A recent judgment during the 2nd-week of February 2012 by the Estonia-based Harju County Court granted the country's authorities permission to deport 4 persons to the United States who were alleged to have committed crime on the Internet against PCs belonging to American users. Previously also, the court passed a same kind of verdict with regard to 2 other individuals, published balticbusinessnews.com dated February 21, 2012.
Currently, however, an ultimate pronouncement by the government of Estonia is expected once the court's verdict gets implemented.
In the meantime, during November 2011, the cyber-criminals' team head Vladimir Tshastshin, who designed the plan for carrying out the Internet fraud had police arrest him in Estonia via one huge collaboration between the Estonian agencies of law enforcement and the Federal Bureau of Investigation (FBI).
It's alleged that Tshastshin created DNSChanger a certain PC virus that he used to infect 1m PCs across the globe. The infected PCs took end-users onto websites that fetched Tshastshin several million American dollars via the sites' advertisements.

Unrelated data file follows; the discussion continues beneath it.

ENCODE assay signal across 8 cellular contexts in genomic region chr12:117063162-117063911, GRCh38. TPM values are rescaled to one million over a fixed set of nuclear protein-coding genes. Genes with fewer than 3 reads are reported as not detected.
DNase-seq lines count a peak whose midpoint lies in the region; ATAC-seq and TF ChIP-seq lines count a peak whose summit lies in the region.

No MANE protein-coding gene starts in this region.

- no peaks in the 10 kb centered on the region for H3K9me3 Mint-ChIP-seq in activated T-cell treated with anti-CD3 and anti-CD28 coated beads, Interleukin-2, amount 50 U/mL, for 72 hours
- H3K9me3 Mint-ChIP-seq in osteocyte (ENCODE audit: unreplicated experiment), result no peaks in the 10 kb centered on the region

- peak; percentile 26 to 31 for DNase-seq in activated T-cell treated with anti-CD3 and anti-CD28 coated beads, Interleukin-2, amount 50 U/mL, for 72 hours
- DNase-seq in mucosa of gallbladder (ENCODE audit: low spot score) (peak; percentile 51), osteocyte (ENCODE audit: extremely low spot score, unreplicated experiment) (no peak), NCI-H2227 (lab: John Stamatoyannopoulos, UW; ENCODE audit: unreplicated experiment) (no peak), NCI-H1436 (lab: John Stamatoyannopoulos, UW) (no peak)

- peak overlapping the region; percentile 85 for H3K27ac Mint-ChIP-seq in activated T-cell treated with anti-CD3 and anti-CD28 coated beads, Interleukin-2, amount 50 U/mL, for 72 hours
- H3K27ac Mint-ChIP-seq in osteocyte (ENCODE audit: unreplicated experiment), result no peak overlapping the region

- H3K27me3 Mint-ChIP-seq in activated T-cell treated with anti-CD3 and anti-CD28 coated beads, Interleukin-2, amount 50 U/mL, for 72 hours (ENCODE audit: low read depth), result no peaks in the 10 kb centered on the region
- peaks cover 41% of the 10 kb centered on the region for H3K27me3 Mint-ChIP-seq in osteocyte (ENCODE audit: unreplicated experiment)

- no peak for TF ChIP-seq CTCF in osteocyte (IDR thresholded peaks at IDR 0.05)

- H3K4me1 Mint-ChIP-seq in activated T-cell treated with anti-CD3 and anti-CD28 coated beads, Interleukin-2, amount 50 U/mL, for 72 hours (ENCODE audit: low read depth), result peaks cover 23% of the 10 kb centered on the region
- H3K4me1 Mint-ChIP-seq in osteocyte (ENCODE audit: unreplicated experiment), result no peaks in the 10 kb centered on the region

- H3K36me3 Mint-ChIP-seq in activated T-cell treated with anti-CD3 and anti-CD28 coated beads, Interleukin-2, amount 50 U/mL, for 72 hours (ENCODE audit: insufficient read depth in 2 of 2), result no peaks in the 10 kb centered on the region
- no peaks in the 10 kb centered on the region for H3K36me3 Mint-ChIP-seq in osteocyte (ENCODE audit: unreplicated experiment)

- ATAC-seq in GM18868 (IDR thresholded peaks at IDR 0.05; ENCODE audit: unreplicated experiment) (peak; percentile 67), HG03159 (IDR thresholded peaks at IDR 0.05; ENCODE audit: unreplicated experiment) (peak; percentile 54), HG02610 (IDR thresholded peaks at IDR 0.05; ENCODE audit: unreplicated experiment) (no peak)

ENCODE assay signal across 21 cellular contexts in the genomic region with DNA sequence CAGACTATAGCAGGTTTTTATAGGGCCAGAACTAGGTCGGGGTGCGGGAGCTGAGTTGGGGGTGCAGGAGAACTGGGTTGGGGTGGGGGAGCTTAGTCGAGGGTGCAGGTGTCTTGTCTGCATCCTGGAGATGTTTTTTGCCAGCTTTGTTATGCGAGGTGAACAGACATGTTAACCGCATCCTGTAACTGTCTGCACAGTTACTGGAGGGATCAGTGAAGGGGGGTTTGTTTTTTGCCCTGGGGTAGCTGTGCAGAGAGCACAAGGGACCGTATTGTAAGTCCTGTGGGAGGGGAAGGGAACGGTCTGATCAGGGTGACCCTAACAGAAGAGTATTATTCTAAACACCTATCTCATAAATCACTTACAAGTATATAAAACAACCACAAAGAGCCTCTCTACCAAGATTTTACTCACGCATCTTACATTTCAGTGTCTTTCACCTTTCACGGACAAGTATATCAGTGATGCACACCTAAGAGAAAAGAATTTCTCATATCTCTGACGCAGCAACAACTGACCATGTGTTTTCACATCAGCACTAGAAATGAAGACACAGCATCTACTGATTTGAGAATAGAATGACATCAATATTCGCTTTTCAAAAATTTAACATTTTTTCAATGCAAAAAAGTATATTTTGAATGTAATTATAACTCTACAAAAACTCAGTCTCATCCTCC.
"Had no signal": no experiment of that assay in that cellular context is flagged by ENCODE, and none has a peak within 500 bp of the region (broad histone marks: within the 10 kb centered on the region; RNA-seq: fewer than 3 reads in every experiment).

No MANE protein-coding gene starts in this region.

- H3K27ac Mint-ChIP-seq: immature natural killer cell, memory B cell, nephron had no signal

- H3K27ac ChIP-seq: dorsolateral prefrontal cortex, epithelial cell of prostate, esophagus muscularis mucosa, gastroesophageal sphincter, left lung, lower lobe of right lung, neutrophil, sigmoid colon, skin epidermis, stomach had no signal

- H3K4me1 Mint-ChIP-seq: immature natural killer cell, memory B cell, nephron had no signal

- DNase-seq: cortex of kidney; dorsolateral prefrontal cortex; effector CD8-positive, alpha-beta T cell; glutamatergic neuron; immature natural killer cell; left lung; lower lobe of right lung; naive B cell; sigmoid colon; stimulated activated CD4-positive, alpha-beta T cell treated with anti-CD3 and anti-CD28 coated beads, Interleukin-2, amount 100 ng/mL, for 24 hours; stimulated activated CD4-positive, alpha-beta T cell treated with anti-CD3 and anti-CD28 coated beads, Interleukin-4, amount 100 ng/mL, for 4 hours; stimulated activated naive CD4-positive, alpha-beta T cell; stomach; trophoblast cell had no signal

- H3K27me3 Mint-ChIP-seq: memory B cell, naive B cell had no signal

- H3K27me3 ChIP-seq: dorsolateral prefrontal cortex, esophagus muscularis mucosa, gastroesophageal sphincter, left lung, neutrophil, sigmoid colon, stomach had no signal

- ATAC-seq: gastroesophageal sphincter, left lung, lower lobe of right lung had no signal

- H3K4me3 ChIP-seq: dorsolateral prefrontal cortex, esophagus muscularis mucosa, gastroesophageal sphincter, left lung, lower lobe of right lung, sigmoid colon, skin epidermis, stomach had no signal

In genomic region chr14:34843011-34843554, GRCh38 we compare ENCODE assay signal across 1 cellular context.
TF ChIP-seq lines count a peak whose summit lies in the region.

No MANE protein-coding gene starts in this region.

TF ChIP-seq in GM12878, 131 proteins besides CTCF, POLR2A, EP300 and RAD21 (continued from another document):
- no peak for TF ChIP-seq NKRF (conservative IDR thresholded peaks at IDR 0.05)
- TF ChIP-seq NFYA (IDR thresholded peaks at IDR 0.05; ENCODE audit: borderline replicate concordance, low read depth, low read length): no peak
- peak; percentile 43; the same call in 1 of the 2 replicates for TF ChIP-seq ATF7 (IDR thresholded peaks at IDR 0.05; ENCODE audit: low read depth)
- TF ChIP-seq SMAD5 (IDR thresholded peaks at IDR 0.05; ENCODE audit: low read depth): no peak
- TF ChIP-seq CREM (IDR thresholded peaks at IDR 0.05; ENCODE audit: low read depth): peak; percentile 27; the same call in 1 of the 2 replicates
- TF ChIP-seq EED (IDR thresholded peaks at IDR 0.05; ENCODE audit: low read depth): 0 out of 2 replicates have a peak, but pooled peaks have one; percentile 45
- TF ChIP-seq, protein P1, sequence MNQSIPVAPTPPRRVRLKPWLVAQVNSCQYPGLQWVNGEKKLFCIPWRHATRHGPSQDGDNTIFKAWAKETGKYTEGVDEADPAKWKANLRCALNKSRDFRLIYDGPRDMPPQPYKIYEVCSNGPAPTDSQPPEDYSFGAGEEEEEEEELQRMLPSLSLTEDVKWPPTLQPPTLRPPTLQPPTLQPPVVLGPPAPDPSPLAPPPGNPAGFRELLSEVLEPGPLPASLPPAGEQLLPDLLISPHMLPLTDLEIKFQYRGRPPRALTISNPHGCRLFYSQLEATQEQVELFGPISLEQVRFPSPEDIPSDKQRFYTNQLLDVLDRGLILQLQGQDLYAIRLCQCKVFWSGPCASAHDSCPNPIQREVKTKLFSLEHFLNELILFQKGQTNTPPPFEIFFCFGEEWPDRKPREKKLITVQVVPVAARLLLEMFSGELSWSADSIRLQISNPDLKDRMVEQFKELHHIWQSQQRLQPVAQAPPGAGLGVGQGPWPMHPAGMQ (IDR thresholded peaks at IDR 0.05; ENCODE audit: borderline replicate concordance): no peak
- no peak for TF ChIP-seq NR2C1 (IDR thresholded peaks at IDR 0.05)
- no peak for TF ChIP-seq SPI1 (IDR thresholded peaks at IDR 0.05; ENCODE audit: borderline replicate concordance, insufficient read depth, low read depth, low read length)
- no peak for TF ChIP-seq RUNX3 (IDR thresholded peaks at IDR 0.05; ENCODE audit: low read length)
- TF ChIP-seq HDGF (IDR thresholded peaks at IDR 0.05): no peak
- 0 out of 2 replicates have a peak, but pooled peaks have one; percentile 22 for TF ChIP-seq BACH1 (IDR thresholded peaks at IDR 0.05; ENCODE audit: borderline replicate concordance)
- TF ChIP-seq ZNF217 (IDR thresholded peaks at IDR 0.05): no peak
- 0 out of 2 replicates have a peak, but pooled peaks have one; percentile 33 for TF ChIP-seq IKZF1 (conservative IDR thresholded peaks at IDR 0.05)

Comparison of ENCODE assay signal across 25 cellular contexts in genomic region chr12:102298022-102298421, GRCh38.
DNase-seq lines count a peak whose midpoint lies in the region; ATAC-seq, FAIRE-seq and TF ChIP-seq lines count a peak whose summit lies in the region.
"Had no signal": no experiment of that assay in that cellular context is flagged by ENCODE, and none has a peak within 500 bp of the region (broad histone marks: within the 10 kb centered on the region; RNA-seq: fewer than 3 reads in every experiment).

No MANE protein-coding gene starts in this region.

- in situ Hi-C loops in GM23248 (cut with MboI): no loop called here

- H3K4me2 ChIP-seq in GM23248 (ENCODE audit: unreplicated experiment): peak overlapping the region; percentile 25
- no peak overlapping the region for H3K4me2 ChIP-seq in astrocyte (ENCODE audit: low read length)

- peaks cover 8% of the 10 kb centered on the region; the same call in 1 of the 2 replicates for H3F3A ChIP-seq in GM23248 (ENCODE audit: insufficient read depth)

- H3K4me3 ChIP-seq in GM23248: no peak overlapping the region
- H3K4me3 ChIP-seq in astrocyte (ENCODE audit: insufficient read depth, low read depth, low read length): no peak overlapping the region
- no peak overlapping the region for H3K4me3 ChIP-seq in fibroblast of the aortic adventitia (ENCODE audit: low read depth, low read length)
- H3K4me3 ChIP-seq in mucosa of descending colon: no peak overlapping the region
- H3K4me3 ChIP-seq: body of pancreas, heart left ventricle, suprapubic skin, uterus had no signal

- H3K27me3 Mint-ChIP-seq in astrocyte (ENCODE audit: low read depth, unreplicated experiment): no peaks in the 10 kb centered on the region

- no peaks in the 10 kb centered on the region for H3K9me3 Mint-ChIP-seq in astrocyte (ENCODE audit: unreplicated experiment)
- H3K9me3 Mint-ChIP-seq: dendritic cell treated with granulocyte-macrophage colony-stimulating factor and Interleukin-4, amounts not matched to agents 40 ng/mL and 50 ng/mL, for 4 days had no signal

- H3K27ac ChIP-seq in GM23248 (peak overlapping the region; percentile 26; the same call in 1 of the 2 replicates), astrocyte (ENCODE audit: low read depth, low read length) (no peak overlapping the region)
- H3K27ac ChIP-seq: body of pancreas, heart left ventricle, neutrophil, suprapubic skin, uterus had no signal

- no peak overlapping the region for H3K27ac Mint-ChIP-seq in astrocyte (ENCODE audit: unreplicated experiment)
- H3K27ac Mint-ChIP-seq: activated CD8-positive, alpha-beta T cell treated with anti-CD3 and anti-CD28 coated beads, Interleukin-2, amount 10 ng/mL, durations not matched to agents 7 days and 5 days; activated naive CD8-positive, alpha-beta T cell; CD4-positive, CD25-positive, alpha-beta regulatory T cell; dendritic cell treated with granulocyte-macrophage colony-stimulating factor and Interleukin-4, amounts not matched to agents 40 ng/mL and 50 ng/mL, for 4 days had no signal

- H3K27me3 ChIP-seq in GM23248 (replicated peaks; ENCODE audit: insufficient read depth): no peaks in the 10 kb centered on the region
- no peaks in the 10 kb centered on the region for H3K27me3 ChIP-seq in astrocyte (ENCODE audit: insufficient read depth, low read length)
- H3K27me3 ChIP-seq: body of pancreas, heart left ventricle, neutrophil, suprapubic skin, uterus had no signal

Notably according to the FBI, the cyber-criminals, who earned money illegally with the help of malware, however, appeared efficient as well as operated like any conventional business. Their nature of dealings was somewhat complex, which thus far had not been observed or assessed.
Meanwhile, after the cyber-criminals were taken into custody, the FBI started deploying computer servers from its own reserve towards the substitution of the contaminated ones. But, according to one Security Company or more, that cleansing operation wasn't fast enough. Consequently, malicious computer servers, even before the arrests, had contaminated a few government agencies and numerous multinational companies, FBI's officials additionally remarked.
Indeed, Washington situated security firm, IID (Internet Identity) discovered clues about one or more computers becoming infected with DNSChanger out of 50% of the total Fortune 500 companies, as well as out of 27 prominent government agencies from a total of 55.
IID, while remarking about the malware's level of sophistication, stated that the malicious program's removal was fraught with challenges. For, it could disable anti-virus (AV) programs installed on the contaminated PCs that prevented in downloading Microsoft security updates.